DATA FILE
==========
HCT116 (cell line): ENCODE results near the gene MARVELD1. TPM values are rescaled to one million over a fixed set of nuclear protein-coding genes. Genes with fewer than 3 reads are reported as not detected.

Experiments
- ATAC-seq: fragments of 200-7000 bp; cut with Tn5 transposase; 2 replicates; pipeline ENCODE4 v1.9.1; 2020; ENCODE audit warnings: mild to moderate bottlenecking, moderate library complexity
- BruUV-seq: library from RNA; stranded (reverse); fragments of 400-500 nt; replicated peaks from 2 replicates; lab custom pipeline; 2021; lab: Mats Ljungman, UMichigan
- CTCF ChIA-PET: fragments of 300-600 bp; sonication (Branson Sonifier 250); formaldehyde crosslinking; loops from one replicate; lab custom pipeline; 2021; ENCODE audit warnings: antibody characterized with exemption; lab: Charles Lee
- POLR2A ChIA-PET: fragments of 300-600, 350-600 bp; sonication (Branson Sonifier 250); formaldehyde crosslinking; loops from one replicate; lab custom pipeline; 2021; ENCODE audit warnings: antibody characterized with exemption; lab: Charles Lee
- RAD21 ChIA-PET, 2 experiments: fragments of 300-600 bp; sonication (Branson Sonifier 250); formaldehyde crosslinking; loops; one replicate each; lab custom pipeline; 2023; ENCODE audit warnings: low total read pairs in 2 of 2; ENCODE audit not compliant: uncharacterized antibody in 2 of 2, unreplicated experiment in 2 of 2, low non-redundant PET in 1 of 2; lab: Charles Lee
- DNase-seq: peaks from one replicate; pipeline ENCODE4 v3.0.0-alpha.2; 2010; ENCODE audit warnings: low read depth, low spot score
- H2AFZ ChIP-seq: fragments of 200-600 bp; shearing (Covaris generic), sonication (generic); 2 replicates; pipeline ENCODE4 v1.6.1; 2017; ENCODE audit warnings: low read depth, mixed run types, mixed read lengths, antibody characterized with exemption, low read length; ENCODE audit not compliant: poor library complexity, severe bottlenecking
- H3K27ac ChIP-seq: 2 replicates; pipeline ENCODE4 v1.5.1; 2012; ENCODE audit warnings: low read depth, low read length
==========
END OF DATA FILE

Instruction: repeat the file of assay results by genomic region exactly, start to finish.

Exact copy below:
HCT116 (cell line): ENCODE results near the gene MARVELD1. TPM values are rescaled to one million over a fixed set of nuclear protein-coding genes. Genes with fewer than 3 reads are reported as not detected.

Experiments
- ATAC-seq: fragments of 200-7000 bp; cut with Tn5 transposase; 2 replicates; pipeline ENCODE4 v1.9.1; 2020; ENCODE audit warnings: mild to moderate bottlenecking, moderate library complexity
- BruUV-seq: library from RNA; stranded (reverse); fragments of 400-500 nt; replicated peaks from 2 replicates; lab custom pipeline; 2021; lab: Mats Ljungman, UMichigan
- CTCF ChIA-PET: fragments of 300-600 bp; sonication (Branson Sonifier 250); formaldehyde crosslinking; loops from one replicate; lab custom pipeline; 2021; ENCODE audit warnings: antibody characterized with exemption; lab: Charles Lee
- POLR2A ChIA-PET: fragments of 300-600, 350-600 bp; sonication (Branson Sonifier 250); formaldehyde crosslinking; loops from one replicate; lab custom pipeline; 2021; ENCODE audit warnings: antibody characterized with exemption; lab: Charles Lee
- RAD21 ChIA-PET, 2 experiments: fragments of 300-600 bp; sonication (Branson Sonifier 250); formaldehyde crosslinking; loops; one replicate each; lab custom pipeline; 2023; ENCODE audit warnings: low total read pairs in 2 of 2; ENCODE audit not compliant: uncharacterized antibody in 2 of 2, unreplicated experiment in 2 of 2, low non-redundant PET in 1 of 2; lab: Charles Lee
- DNase-seq: peaks from one replicate; pipeline ENCODE4 v3.0.0-alpha.2; 2010; ENCODE audit warnings: low read depth, low spot score
- H2AFZ ChIP-seq: fragments of 200-600 bp; shearing (Covaris generic), sonication (generic); 2 replicates; pipeline ENCODE4 v1.6.1; 2017; ENCODE audit warnings: low read depth, mixed run types, mixed read lengths, antibody characterized with exemption, low read length; ENCODE audit not compliant: poor library complexity, severe bottlenecking
- H3K27ac ChIP-seq: 2 replicates; pipeline ENCODE4 v1.5.1; 2012; ENCODE audit warnings: low read depth, low read length